Islandia: South Florida’s Own Little Atlantis

Thu, Mar 1, 2012

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BY SAMMY MACK

Governor Farris Bryant and his cabinet members listen to Dade County engineer Reginald Waters in a meeting at the Capitol office. Chart behind Walters shows the proposed improvement Dade County has in mind for the offshore city of Islandia and the submerged land in the area. (1961, Courtesy of Florida State Archives)

Fifty years ago, developers dreamed of turning a collection of isolated islands in the middle of Biscayne Bay into a resort destination. Next week, the dream of Islandia may die.   It is extremely likely that the Miami-Dade County Commission will strip Islandia’s status as a city. In essence, they’ll vote Islandia out of existence.

The city of Islandia is on Elliot Key. It was never populated by more than a hundred people.  Now the only people who live in Islandia are park rangers.

Park ranger Gary Bremen stands next to Spite Highway in Islandia. (Photo by Sammy Mack.)

It’s a familiar South Florida story–developers seeking to make money in a tropical paradise versus environmentalists who want to preserve a tropical paradise. The first mayor, Luther Brooks, imagined a fancy resort town like Miami Beach.  He wanted to build a causeway out to Islandia because it was not accessible from the Overseas Highway.  He and the other developers were foiled in their plans, but they still managed to leave their mark on the island, which is now part of Biscayne National Park.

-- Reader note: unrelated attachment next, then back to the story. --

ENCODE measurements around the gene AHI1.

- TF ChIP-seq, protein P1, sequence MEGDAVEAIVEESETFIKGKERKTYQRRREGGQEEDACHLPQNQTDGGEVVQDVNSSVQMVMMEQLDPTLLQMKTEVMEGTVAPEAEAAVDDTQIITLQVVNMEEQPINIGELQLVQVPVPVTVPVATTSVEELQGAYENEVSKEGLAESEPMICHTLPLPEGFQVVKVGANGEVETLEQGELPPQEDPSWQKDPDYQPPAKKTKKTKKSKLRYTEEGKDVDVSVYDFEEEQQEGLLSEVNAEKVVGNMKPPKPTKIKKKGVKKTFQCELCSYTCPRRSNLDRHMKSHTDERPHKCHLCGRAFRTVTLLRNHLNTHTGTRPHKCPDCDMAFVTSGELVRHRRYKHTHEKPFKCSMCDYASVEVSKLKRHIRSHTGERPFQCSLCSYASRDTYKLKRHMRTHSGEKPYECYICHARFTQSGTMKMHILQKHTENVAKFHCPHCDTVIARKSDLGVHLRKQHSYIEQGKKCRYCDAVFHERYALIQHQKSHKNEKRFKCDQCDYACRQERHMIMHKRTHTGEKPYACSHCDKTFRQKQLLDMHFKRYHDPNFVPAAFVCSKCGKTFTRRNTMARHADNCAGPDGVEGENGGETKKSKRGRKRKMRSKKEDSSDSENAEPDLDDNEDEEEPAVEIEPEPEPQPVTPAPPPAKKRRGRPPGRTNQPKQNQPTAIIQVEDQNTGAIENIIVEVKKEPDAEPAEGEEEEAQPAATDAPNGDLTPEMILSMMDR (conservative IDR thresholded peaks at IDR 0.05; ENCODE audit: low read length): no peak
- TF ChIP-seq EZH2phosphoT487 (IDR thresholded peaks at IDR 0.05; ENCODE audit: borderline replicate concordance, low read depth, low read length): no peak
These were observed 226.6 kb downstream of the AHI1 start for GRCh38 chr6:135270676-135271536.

We sent Under the Sun producer Sammy Mack to visit Islandia one last time before it disappears into the Bay. She told the story using three things: a book by a gentleman explorer, a vacuum cleaner and a stack of heavy bureaucratic paperwork.

Listen to the story on the player above.

The music you heard in this piece is the song “More Music”  by Miami band Elastic Bond. Their latest album is Frecuencia Natural.

Environmentalist Lloyd Miller stands in front of a sign that shows a picture of himself at Biscayne National Park. (Photo by Sammy Mack.)
A sign at Biscayne National Park shows a photo of younger Lloyd Miller shaking President Lyndon B. Johnson’s hand. (Photo by Sammy Mack.)


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